53 INT. II
Being and Time

In spite of the fact that 'appearing' is never a showing-itself in the sense of "phenomenon", appearing is possible only by reason of a showing-itself of something. But this showing-itself, which helps to make possible the appearing, is not the appearing itself. Appearing is an announcing-itself [ das Sich-melden] through something that shows itself. If one then says that with the word 'appearance' we allude to something wherein something appears without being itself an appearance, one has not thereby defined the concept of phenomenon: one has rather presupposed it. This presupposition, [30] however, remains concealed; for when one says this sort of thing about 'appearance', the expression 'appear' gets used in two ways. "That wherein something 'appears'" means that wherein something announces itself, and therefore does not show itself; and in the words [Rede] 'without being itself an "appearance"', "appearance" signifies the showing-itself. But this showing-itself belongs essentially to the 'wherein' in which something announces itself. According to this, phenomena are never appearances, though on the other hand every appearance is dependent on phenomena. If one defines "phenomenon" with the aid of a conception of 'appearance' which is still unclear, then everything is stood on its head, and a 'critique' of phenomenology on this basis is surely a remarkable undertaking.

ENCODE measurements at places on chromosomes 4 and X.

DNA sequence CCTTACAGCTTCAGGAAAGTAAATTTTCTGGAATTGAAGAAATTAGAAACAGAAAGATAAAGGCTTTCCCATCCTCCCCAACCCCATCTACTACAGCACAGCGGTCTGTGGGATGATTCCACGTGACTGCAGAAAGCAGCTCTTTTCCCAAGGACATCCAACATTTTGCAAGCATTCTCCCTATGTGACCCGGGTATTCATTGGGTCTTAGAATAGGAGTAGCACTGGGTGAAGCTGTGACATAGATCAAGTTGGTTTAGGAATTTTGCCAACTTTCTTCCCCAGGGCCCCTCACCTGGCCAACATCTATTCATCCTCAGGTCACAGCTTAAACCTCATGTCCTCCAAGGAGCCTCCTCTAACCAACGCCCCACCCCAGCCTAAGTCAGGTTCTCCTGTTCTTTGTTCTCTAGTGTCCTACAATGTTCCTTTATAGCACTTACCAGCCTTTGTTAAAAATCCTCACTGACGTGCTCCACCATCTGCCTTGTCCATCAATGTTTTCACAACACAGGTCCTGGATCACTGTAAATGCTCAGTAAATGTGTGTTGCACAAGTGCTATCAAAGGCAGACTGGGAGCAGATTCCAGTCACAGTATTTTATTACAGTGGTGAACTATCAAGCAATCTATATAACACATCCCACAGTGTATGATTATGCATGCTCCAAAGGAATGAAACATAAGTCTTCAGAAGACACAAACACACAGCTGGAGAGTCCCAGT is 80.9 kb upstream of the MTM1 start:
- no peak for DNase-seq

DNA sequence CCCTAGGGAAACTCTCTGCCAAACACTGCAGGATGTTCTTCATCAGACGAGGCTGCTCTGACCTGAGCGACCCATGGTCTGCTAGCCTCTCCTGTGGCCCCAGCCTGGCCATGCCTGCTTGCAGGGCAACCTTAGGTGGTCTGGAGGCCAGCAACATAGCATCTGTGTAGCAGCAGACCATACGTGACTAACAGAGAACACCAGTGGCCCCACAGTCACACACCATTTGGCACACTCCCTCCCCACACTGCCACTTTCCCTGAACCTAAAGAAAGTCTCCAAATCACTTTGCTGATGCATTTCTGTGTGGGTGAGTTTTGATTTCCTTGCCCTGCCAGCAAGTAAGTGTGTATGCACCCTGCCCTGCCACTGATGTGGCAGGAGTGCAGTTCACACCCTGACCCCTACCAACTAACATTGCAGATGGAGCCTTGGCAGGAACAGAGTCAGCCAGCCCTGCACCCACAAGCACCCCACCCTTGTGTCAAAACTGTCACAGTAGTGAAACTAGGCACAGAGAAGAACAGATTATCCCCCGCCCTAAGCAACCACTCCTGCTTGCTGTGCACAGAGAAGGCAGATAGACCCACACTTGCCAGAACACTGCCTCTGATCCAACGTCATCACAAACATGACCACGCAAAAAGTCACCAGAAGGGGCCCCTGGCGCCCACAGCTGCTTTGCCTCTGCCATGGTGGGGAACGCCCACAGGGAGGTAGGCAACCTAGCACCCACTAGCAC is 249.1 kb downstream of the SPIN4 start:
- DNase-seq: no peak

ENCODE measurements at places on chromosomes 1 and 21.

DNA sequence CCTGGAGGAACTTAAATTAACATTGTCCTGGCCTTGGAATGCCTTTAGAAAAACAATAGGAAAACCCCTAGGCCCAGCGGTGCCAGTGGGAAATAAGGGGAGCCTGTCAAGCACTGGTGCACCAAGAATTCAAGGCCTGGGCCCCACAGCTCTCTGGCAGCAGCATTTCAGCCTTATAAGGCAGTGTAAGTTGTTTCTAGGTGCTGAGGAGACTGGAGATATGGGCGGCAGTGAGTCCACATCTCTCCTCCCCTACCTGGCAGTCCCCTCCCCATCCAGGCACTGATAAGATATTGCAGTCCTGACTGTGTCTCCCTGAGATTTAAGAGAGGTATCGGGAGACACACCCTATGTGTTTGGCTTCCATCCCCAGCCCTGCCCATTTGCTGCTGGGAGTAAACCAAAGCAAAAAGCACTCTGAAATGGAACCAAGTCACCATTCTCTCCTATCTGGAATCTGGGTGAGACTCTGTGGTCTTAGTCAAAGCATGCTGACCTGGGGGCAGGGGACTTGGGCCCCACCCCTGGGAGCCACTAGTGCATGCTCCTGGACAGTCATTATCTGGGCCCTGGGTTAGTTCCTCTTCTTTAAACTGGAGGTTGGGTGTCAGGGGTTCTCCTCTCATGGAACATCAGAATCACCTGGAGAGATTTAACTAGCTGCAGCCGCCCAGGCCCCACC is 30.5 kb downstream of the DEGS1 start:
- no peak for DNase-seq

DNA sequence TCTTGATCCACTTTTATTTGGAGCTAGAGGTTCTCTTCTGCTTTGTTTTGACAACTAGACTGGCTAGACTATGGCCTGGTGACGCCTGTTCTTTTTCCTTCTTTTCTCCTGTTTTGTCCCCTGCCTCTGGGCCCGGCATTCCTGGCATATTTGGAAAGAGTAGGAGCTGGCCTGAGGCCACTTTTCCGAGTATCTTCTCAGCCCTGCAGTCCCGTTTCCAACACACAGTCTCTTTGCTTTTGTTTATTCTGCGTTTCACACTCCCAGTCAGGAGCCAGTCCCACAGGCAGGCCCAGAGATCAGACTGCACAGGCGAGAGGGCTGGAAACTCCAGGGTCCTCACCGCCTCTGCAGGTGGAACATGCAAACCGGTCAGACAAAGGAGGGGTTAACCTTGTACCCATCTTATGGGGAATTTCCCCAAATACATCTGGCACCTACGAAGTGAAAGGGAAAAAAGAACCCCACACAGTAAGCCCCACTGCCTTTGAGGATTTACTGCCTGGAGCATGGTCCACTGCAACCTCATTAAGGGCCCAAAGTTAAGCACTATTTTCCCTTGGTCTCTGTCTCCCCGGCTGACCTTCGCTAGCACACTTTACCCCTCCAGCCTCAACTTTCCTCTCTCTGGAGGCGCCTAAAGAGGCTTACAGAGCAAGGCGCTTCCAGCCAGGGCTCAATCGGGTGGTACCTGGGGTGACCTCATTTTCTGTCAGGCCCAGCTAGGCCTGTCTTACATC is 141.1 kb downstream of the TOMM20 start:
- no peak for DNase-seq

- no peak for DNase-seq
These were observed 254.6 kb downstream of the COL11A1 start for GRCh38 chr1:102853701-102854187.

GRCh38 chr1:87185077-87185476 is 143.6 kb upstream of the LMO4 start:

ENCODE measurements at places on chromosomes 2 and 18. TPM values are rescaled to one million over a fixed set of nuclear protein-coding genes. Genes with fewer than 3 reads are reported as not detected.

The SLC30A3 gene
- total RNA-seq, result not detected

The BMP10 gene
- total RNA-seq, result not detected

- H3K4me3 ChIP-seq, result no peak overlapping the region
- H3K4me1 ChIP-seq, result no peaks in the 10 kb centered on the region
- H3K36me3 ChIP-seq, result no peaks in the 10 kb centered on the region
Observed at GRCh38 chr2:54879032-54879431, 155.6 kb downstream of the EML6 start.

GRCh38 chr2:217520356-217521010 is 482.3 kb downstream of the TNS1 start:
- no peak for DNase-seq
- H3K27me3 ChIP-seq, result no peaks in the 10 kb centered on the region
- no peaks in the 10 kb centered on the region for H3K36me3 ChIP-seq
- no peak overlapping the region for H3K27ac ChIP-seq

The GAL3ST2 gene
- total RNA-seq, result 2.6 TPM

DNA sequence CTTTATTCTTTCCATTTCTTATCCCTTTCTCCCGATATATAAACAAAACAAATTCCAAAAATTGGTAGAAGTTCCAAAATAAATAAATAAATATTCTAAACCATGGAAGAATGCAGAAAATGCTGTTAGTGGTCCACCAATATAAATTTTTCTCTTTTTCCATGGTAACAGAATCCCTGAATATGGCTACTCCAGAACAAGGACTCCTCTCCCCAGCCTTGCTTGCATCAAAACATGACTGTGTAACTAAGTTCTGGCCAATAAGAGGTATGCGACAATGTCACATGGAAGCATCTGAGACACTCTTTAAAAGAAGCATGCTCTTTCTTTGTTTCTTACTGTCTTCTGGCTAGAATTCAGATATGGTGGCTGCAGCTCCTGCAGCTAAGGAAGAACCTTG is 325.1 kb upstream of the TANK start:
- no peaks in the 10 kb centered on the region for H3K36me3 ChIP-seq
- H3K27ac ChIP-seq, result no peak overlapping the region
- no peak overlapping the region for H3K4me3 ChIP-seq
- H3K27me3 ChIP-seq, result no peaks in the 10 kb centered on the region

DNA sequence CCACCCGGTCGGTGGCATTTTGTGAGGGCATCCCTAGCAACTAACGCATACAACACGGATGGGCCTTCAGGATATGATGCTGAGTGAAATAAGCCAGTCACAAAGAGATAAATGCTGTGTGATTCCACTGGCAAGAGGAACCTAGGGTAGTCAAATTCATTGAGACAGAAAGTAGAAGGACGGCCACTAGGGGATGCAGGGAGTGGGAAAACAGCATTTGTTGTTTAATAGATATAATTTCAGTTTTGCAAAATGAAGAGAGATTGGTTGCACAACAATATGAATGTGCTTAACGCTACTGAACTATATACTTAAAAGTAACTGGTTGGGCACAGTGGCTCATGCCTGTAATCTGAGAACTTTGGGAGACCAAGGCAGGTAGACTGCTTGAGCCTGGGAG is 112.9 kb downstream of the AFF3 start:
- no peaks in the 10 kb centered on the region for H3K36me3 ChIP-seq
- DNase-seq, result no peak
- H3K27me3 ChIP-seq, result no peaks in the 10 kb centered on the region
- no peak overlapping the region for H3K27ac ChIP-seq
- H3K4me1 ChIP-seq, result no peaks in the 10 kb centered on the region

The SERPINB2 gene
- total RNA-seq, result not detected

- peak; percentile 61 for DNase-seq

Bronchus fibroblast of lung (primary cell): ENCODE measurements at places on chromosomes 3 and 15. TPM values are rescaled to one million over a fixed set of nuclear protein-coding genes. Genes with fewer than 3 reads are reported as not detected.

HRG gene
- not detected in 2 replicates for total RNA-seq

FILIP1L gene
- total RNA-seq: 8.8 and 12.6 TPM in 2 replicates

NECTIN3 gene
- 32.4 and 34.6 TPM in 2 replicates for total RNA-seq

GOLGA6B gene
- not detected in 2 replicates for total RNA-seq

So again the expression 'appearance' itself can have a double signification: first, appearing, in the sense of announcing-itself, as not-showing-itself; and next, that which does the announcing [das Meldende selbst]—that which in its showing-itself indicates something which does not show itself. And finally one can use "appearing" as a term for the genuine sense of "phenomenon" as showing-itself. If one designates these three different things as 'appearance', bewilderment is unavoidable.

But this bewilderment is essentially increased by the fact that 'appearance' can take on still another signification. That which does the announcing—that which, in its showing-itself, indicates something non-manifest—may be taken as that which emerges in what is itself non-manifest, and which emanates [ausstrahlt] from it in such a way indeed that the non-manifest gets thought of as something that is essentially never manifest. When that which does the announcing is taken this way, "appearance" is tantamount to a "bringing forth" or "something brought forth", but something which does not make up the real Being of what brings it forth: here we have an appearance in the sense of 'mere appearance'. That which does the announcing and is brought forth does, of course, show itself, and in such a way that, as an emanation of what it announces, it keeps this very thing constantly veiled in itself. On the other hand, this not-showing which veils is not a semblance. Kant uses the term "appearance" in this twofold way. According to him "appearances" are, in the first place, the 'objects of empirical intuition': they are what shows itself in such intuition.